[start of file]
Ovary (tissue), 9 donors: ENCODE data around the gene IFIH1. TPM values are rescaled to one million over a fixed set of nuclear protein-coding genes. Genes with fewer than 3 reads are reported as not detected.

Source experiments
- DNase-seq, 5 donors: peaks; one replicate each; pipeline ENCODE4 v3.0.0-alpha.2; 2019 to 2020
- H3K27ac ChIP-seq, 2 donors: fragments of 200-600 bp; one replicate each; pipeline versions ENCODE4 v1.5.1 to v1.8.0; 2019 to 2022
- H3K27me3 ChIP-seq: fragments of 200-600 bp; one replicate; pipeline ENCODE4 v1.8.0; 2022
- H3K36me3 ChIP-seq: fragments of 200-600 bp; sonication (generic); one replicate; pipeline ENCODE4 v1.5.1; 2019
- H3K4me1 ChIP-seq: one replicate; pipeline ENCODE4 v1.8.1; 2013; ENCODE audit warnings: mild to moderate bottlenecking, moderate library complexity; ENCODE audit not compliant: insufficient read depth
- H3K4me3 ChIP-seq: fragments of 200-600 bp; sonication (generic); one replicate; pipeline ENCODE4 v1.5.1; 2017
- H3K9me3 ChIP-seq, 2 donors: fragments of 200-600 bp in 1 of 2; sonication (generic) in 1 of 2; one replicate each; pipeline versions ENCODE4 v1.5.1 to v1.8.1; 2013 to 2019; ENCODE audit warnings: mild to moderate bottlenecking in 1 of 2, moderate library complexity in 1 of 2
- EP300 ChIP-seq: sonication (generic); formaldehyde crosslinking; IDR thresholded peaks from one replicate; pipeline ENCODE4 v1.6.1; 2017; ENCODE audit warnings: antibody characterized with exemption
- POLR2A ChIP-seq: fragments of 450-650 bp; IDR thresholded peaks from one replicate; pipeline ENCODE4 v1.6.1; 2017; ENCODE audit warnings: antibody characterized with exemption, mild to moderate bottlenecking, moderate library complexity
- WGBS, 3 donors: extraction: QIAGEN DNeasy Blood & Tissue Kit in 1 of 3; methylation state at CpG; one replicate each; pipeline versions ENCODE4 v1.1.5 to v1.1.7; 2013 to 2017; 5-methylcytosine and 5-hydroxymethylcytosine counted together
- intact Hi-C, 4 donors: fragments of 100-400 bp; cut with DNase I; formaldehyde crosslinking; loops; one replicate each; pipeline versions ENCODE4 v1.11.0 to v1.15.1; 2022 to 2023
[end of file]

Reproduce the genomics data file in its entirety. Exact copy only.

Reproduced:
Ovary (tissue), 9 donors: ENCODE data around the gene IFIH1. TPM values are rescaled to one million over a fixed set of nuclear protein-coding genes. Genes with fewer than 3 reads are reported as not detected.

Source experiments
- DNase-seq, 5 donors: peaks; one replicate each; pipeline ENCODE4 v3.0.0-alpha.2; 2019 to 2020
- H3K27ac ChIP-seq, 2 donors: fragments of 200-600 bp; one replicate each; pipeline versions ENCODE4 v1.5.1 to v1.8.0; 2019 to 2022
- H3K27me3 ChIP-seq: fragments of 200-600 bp; one replicate; pipeline ENCODE4 v1.8.0; 2022
- H3K36me3 ChIP-seq: fragments of 200-600 bp; sonication (generic); one replicate; pipeline ENCODE4 v1.5.1; 2019
- H3K4me1 ChIP-seq: one replicate; pipeline ENCODE4 v1.8.1; 2013; ENCODE audit warnings: mild to moderate bottlenecking, moderate library complexity; ENCODE audit not compliant: insufficient read depth
- H3K4me3 ChIP-seq: fragments of 200-600 bp; sonication (generic); one replicate; pipeline ENCODE4 v1.5.1; 2017
- H3K9me3 ChIP-seq, 2 donors: fragments of 200-600 bp in 1 of 2; sonication (generic) in 1 of 2; one replicate each; pipeline versions ENCODE4 v1.5.1 to v1.8.1; 2013 to 2019; ENCODE audit warnings: mild to moderate bottlenecking in 1 of 2, moderate library complexity in 1 of 2
- EP300 ChIP-seq: sonication (generic); formaldehyde crosslinking; IDR thresholded peaks from one replicate; pipeline ENCODE4 v1.6.1; 2017; ENCODE audit warnings: antibody characterized with exemption
- POLR2A ChIP-seq: fragments of 450-650 bp; IDR thresholded peaks from one replicate; pipeline ENCODE4 v1.6.1; 2017; ENCODE audit warnings: antibody characterized with exemption, mild to moderate bottlenecking, moderate library complexity
- WGBS, 3 donors: extraction: QIAGEN DNeasy Blood & Tissue Kit in 1 of 3; methylation state at CpG; one replicate each; pipeline versions ENCODE4 v1.1.5 to v1.1.7; 2013 to 2017; 5-methylcytosine and 5-hydroxymethylcytosine counted together
- intact Hi-C, 4 donors: fragments of 100-400 bp; cut with DNase I; formaldehyde crosslinking; loops; one replicate each; pipeline versions ENCODE4 v1.11.0 to v1.15.1; 2022 to 2023